The first three hours lacked much narrative as John escorted Mary away from the scene to his home. He was the source to the others of the details of the crucifixion. The second three hours were now punctuated by the noonday sun which was shrouded in darkness. (An eclipse?) Jesus cried out, "Eloi, Eloi, lama sabachthani?" which means "My God, My God, why have you forsaken me?" The prophets foretold of the suffering servant that would be wounded for our transgressions. John the Baptist told of the Lamb of God that takes away the sins of the world. Others wrote "Him that knew no sin God made sin." We are redeemed by the precious blood of Christ."

 

Scriptures confirm hundreds of times this completion of redemption. Jesus was entering a time of spiritual death and separation from God for the first time in eternity. He would soon enter into physical death as he fully tasted death for every man.

 

Jesus had seven last sayings on the cross; "Father, forgive them. Today you shall be with me. Behold, your son! Behold, your mother! Why has thou forsaken Me? I am thirsty. It is finished. Into thy hands I commit My spirit. When Jesus uttered "It is finished!" the Greek word here indicated a completed transaction, by full payment of a price or the discharge of a debt. When Christ died, He gathered for Himself the accumulated debt of a sinful race and offered to God a payment for past sins. When He died, it was in keeping with His own statements, "I lay down my life-only to take it up again." Christ died because by an act of His own will as He dismissed His soul from His body. Christ was sovereign even over His own resurrection.

 

There were Post-Crucifixion phenomena. The veil in the temple was torn from top to bottom. This veil was 60 feet by thirty feet wide and 6 inches thick and extremely heavy. It separated the Holy and Most Holy Places. Previously only one priest a year would be allowed to enter this Holy Place on the Day of Atonement. Early Christian tradition stated that many priests became believers as God's hand tore the separation between man and God apart. It serves as a picture of the intimacy we have with God, made possible by Jesus Christ, our only Lord and Savior. After the rending of the veil, a massive earthquake, many were buried under their rubble and many tombs were opened and Saints of Jesus were raised from the dead and were seen by the disciples after the resurrection. These were the first fruits of the victory over death!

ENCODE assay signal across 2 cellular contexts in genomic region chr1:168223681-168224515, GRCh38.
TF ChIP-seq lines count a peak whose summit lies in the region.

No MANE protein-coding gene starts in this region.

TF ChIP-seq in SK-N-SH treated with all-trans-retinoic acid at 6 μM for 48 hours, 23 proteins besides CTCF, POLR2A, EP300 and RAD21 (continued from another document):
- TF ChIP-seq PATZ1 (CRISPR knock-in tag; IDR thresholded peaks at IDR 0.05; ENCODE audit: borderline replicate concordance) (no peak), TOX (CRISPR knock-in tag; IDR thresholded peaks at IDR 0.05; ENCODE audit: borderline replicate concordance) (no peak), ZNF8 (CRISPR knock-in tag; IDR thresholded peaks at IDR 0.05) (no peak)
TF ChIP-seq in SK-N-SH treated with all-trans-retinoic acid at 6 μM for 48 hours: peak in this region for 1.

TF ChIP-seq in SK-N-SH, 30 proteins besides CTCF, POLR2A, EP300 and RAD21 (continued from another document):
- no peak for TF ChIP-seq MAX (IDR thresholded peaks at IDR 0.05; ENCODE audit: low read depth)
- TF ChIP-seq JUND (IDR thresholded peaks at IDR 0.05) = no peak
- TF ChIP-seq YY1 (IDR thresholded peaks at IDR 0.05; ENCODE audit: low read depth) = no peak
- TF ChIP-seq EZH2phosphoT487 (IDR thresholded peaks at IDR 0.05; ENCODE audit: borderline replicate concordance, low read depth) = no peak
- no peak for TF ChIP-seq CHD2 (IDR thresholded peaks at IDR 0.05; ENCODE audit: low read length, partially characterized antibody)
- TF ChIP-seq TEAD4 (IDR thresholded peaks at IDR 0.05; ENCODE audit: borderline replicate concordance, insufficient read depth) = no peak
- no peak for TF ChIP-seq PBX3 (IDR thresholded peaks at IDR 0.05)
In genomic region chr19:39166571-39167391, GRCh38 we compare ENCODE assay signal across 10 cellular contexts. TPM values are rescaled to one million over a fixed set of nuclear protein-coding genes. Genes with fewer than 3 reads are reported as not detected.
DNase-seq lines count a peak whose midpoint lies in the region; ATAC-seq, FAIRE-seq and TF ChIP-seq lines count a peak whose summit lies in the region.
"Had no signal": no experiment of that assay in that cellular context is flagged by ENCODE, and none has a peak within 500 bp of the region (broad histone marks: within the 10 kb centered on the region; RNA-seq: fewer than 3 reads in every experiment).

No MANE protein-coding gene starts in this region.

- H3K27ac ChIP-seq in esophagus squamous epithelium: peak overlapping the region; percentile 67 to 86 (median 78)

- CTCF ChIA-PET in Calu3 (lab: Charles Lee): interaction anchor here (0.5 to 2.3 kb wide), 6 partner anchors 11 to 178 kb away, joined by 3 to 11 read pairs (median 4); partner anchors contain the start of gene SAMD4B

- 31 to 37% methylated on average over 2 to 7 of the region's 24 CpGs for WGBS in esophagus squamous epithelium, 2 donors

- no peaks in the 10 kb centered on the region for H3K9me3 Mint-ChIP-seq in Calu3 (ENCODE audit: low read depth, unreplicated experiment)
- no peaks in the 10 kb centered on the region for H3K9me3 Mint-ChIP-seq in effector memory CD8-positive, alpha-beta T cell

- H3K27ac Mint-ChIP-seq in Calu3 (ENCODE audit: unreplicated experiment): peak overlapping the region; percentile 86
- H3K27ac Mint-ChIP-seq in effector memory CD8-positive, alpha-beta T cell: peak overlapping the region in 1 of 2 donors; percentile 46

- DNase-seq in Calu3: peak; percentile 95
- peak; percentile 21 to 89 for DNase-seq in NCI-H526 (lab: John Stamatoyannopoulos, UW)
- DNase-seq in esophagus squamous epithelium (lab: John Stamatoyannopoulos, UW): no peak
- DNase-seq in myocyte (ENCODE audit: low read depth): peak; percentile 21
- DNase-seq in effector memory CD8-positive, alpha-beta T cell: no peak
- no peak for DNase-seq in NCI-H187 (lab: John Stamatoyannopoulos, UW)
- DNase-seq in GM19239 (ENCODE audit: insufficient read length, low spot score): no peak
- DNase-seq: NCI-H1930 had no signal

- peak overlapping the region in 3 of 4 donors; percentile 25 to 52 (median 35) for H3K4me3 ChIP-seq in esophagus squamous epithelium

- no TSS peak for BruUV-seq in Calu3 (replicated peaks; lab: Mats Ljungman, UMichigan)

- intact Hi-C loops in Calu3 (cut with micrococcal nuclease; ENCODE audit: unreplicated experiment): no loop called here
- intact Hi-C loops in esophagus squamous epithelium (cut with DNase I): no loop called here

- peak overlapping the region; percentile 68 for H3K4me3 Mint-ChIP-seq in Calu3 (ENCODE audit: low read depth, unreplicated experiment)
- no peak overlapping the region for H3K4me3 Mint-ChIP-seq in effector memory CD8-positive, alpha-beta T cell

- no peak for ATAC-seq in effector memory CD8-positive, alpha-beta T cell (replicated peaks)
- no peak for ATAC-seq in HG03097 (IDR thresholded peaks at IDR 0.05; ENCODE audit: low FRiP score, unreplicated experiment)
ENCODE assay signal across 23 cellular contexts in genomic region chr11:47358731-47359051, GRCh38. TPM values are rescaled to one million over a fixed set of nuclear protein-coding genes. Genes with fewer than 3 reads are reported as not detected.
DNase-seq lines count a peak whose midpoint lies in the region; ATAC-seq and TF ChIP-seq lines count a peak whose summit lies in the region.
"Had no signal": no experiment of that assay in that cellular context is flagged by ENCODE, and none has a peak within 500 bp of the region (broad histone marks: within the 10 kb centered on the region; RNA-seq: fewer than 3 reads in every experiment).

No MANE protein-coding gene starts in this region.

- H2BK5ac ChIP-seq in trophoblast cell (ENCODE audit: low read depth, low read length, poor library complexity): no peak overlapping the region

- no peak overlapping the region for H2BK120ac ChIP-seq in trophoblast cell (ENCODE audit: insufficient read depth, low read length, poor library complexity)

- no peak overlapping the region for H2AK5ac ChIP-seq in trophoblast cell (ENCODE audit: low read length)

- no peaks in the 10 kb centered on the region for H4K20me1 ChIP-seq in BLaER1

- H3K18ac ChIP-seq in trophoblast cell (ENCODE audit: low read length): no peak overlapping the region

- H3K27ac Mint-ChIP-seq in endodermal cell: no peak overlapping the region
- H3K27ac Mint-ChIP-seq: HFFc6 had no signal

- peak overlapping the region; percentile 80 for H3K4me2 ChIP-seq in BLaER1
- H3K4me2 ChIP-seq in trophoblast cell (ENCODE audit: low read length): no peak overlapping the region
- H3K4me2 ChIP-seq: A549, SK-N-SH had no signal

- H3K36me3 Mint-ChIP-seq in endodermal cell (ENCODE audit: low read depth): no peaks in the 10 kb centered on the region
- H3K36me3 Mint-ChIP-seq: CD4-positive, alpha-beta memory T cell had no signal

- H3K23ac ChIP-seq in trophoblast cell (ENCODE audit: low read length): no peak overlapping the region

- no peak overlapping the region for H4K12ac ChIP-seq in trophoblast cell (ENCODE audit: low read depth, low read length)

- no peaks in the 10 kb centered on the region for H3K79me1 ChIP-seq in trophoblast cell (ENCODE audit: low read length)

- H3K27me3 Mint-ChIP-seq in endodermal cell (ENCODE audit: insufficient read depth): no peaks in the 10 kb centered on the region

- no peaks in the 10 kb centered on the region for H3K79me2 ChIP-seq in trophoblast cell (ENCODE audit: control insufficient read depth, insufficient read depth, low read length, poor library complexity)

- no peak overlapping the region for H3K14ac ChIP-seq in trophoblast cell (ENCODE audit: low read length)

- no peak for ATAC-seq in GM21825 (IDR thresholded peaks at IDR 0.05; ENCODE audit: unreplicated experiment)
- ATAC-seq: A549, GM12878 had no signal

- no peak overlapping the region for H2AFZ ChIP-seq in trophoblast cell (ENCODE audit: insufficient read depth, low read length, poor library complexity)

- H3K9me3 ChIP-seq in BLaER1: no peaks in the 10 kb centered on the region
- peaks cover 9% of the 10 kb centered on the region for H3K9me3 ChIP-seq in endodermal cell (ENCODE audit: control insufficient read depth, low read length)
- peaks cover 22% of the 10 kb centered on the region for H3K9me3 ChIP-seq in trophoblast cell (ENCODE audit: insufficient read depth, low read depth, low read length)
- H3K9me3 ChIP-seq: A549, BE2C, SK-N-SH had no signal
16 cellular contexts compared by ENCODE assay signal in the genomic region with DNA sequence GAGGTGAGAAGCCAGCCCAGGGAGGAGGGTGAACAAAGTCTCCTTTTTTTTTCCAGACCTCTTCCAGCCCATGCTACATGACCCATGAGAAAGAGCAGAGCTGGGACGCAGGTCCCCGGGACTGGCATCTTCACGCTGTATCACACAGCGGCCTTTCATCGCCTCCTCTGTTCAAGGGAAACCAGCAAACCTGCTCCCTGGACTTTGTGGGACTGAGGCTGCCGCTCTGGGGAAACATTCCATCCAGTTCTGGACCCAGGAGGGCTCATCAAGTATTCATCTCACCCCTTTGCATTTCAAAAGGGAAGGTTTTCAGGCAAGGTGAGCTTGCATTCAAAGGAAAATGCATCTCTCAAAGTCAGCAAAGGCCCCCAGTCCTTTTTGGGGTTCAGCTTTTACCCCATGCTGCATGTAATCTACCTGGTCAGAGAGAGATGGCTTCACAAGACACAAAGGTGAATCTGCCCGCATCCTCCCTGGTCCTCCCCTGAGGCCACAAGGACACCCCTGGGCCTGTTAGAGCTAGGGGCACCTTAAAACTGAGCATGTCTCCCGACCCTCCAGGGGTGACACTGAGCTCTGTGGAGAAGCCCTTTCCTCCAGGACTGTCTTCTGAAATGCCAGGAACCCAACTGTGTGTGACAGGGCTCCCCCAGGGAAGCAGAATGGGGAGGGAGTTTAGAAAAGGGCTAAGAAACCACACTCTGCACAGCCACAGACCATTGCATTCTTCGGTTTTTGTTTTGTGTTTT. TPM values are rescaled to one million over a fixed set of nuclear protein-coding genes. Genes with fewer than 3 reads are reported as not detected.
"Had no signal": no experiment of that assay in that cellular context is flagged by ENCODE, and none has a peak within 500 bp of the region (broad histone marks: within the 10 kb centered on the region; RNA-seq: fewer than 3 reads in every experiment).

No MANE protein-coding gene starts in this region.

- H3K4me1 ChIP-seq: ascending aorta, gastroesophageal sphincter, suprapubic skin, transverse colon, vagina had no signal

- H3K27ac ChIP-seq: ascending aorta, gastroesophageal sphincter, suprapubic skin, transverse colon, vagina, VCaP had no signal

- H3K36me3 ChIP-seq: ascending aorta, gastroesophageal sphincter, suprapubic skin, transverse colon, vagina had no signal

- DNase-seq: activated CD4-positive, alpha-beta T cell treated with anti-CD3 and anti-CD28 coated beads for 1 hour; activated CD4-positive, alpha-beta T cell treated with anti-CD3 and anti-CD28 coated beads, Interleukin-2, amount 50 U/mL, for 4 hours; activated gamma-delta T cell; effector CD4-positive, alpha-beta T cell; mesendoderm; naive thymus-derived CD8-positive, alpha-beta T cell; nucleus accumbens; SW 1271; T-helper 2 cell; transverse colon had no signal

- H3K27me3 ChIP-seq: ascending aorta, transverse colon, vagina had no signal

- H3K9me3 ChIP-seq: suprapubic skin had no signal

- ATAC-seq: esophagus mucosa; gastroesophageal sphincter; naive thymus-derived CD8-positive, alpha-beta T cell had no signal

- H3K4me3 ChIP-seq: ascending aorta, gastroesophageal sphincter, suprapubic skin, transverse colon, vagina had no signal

The hardened, battle worn Roman centurion, leader of Jesus' execution was moved by God to realize that Jesus was indeed God. His testimony was simple, yet clear,

"Truly this was the Son of God!

 

A Miraculous Resurrection

Scripture: John 19:38-20:10

 

We have now come to the most debated event of all time. Either Jesus Christ was resurrected or else we are the most foolish people of this world. The religious leaders appealed to Pilate that the legs of Jesus be broken to hasten the crucifixion. They however found Him dead. Pilate marveled that he was already dead after only six hours. These were expert executioners and to check if He was dead they pierced his side where blood and water drained out, clearly a miracle. Another fulfillment of prophecy, Zech. 12:10. A ruptured heart seems to be the only plausible answer.

 

There are three theories to undermine its validity: the swoon theory, the kidnap theory and the hallucination theory. Two courageous men, Joseph of Arimathea and Nicodemus now take Jesus to a prepared burial. Haste was now required because it was late afternoon and the setting of the sun would bring the Sabbath. No corpse could be left unburied to defile the ceremonial purity of the Holy City, on that day. If Joseph had not acted with haste, Jesus body would have suffered the ignominy of being buried with the unknown in the Valley of the Corpses with the ashes of the Temple sacrifices.

 

The body of Jesus was first washed and then wrapped in linen between layers of aloe and myrrh. A napkin was placed over His head. They laid Him on the shelf inside the sepulcher and then rolled the giant stone across the entrance. The tomb was sealed and guarded by order of Pilate after the insistence of the religious leaders who feared that Jesus would be taken out of the tomb by His followers and then declared resurrected as Jesus predicted. It appears that that Jesus entered the tomb at 6PM on a Wednesday and was raised soon after sunset on Saturday.

 

Three proofs declared an empty tomb. The first one was the stone was displaced, this stone was sealed so the soldiers would have not moved it. All they accomplished was to increase the number of those who could bear witness to the Resurrection. The soldiers were bribed to give false witness. The disciples were hiding throughout Jerusalem and Matthew tells us that an angel moved it. Second, the tomb was empty, Mary Magdalene was the first to see it. Who would have taken the body? Third, His grave clothes were left behind. The word used when Peter and John looked into the grave was "saw." It is used three different ways, in the first instance he casually glanced at the grave clothes, the second instance he theorized or paid careful attention to the clothes and third, John believed and came to an understanding. (John 20:9)

 

He was alive!

I suggest two conclusive points from this study. These affect the life of every individual...without exception. To live without faith in the resurrection of Jesus Christ is to deny Biblical evidence. To die without hope of the resurrection is to face a barren eternity.


May these devotions be a great encouragement to you.
Christ is risen!  He has risen indeed!

 

In His grip,
Zee